Muni's image gets battered again after another pedestrian was struck

February 9, 2010 11:56:55 PM PST
There was another accident involving Muni and this time a pedestrian is fighting for her life. It is another blow to an agency in trouble. There have been serious accidents, fights on board buses, and a massive budget deficit. On Tuesday night frustrated passengers vented their frustration.

Muni's reputation took another beating as passengers did not hesitate blasting the agency. For Muni it was definitely not a good day. Hours earlier, one of its buses struck a pedestrian.

It was on San Bruno Avenue where a Muni bus hit a woman trying to cross the street. She is now in critical condition. Authorities say the woman landed 15 feet from the crosswalk where she had been walking. Passenger Lester Clark was on the bus when it happened.

"I was on the bus and the next think I know there was a serve. Then you heard, boom, boom, boom, boom and I looked outside the window and I saw a lady lying down on the ground," said Clark.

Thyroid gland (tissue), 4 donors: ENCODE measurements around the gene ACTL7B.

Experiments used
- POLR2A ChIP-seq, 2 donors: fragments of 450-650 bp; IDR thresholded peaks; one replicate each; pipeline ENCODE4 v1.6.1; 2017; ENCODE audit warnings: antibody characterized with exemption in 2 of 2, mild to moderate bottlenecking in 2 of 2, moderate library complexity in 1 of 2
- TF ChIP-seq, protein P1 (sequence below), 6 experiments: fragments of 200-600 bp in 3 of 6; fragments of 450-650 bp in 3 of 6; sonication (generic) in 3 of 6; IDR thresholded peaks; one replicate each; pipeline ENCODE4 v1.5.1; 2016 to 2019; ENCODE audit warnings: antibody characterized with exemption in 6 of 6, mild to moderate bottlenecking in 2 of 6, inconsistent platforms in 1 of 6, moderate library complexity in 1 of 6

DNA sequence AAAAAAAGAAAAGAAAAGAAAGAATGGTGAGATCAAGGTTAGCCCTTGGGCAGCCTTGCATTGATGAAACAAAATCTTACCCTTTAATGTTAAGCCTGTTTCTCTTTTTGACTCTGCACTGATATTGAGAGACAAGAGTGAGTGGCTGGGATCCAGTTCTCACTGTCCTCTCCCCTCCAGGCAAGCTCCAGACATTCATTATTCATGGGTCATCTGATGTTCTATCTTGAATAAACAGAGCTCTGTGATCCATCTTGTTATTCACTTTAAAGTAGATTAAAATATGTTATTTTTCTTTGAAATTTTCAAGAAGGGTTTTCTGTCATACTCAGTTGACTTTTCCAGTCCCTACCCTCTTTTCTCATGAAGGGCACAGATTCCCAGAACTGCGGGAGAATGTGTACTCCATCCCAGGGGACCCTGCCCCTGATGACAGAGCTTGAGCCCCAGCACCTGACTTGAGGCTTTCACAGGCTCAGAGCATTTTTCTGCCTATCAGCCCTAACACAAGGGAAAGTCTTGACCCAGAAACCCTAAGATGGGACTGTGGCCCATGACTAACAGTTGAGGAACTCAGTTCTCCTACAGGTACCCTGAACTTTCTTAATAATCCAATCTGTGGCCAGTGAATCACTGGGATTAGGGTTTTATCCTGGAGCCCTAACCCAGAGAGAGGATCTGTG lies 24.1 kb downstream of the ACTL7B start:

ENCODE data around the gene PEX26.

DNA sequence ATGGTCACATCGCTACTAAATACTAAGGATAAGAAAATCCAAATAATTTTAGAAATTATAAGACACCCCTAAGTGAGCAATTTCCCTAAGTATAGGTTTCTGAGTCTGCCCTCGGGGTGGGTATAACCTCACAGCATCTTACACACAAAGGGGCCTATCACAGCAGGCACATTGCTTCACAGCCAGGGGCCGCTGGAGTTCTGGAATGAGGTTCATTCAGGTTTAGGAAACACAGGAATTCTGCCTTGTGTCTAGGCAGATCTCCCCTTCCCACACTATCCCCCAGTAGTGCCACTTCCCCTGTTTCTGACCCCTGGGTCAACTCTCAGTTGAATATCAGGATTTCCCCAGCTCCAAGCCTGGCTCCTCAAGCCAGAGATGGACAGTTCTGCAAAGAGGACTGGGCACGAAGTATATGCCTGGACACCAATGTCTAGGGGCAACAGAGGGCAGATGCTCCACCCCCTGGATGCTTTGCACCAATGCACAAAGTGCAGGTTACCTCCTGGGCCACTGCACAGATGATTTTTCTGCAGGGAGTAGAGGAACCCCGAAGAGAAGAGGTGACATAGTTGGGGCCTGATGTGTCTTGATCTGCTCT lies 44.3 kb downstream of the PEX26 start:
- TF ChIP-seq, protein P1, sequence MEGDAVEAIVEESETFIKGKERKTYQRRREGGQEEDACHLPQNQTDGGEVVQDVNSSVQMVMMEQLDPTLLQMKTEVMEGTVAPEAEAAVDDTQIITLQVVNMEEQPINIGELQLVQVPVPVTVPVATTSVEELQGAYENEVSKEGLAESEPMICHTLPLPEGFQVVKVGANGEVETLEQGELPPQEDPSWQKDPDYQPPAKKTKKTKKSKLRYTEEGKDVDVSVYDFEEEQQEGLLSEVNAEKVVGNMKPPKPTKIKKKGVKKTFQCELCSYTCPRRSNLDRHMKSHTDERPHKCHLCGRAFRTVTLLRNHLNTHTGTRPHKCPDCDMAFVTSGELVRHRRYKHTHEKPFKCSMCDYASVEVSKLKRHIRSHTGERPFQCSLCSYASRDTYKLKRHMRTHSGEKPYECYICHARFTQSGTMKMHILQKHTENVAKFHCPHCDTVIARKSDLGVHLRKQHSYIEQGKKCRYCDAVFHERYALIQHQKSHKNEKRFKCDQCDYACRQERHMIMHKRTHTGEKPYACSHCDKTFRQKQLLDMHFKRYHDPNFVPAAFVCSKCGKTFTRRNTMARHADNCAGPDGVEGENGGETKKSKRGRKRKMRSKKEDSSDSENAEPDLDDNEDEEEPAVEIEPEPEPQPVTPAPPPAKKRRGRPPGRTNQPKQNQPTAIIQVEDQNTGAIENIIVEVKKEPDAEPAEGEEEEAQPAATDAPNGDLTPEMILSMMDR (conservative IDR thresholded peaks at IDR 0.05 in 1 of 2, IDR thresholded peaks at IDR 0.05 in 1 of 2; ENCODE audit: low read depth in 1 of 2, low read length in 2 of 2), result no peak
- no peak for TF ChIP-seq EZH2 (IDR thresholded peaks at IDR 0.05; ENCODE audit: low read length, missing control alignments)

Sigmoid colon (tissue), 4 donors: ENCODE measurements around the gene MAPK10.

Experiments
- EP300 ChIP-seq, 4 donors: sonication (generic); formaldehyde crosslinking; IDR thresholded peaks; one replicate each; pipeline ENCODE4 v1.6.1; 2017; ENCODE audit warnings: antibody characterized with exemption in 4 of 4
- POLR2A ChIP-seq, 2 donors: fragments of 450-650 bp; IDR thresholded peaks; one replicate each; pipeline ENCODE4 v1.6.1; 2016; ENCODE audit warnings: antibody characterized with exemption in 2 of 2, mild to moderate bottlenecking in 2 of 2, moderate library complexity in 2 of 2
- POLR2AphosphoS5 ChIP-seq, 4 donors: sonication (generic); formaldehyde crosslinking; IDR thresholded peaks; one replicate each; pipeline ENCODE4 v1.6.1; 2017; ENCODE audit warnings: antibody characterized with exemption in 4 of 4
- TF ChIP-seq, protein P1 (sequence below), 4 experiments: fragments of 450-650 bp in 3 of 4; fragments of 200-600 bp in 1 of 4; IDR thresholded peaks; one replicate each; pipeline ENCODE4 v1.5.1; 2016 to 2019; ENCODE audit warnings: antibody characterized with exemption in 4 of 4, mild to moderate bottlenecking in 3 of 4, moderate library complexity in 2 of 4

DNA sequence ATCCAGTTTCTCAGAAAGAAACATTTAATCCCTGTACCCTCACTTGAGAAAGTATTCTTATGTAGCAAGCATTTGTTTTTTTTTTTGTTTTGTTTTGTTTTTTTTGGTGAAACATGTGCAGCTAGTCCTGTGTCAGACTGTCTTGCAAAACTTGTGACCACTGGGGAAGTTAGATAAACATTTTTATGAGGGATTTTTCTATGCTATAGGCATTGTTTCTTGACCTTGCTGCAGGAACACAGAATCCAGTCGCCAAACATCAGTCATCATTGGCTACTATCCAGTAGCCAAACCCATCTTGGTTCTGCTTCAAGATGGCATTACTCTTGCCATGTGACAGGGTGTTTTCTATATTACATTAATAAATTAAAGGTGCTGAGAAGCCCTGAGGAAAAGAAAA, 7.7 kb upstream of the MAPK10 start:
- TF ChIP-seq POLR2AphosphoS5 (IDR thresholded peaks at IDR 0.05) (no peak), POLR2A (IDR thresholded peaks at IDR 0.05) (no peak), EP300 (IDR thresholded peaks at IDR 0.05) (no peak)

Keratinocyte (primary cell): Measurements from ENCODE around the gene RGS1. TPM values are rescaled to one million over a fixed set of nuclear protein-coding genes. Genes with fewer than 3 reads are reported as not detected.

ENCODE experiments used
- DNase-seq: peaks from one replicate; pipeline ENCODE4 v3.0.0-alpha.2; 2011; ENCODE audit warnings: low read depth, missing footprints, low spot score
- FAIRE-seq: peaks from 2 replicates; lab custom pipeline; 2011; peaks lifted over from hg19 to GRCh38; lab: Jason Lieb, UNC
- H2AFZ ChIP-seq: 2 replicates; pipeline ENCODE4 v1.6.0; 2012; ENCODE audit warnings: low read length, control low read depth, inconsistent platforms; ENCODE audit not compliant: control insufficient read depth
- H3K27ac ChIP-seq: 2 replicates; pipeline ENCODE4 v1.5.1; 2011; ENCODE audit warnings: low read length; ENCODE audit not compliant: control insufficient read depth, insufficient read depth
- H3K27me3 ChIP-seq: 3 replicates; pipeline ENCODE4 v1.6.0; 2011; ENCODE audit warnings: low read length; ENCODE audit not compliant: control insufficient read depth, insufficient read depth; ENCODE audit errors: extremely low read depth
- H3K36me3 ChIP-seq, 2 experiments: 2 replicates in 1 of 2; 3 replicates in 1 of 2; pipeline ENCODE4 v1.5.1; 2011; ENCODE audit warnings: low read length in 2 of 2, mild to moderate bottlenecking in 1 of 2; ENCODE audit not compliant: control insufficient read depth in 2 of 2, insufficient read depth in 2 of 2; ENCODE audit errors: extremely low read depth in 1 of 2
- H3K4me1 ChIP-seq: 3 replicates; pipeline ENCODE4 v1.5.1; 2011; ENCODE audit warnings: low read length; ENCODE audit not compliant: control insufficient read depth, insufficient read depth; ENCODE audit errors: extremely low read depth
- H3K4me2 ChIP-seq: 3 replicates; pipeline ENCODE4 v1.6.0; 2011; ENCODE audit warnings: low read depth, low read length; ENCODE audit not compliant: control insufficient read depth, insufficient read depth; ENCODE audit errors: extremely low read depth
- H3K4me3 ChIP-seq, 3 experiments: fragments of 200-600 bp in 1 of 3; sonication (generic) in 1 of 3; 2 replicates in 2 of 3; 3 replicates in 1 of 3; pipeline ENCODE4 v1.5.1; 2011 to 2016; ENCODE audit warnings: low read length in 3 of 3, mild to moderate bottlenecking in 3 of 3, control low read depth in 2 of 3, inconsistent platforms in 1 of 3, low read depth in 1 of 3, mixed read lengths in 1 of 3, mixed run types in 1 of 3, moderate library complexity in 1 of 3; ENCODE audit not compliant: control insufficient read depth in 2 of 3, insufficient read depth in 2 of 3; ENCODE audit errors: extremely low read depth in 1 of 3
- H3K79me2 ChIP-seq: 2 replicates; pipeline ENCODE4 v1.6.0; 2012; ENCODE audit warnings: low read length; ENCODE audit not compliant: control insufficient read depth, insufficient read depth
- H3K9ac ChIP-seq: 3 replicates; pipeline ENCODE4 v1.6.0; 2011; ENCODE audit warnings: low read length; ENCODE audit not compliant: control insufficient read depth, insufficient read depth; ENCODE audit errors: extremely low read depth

By the looks of it, Muni seems to be accident prone lately. Just this past Sunday, a bus clipped a fire hydrant, sending water into a building and onto the street. Two people were injured including a passenger who fell from the bus's wheelchair lift moments before it crashed.

"The fire hydrant incident on Sunday and today's accident between the bus and the pedestrian are very different but neither is acceptable," said Muni spokesperson Judson True.

True says Muni's safety personnel are investigating, but he points out that Muni's collision rate has gone down in recent years, thanks to an improved video surveillance system and better training.

"We want to reinforce the overall message that the system is safe. We do have accidents, but we're trying to continue to reduce the number of accidents and really provide safe and reliable service," said True.

For Muni riders, though, that message is proving to be a tough sell, especially since Muni is proposing to reduce hours and services to bridge a $17 million deficit. Seniors, the disabled, and youth could also be forced to pay substantially more for their monthly passes. Tuesday night, at a town hall meeting, Muni riders sounded off.

"This really hurts to see this pass go on July 1st to $30," said Muni rider Christine Pyston.

"I don't have a printing money machine and I won't to give to you. Millions of us don't have a printing money machine. Enough is enough," said Muni rider Nelly Echavarria.

The public will get another chance to speak out on February 16. That is when the Muni board is scheduled to hold a public hearing.

It will then vote on the proposed budget cuts on March 2.


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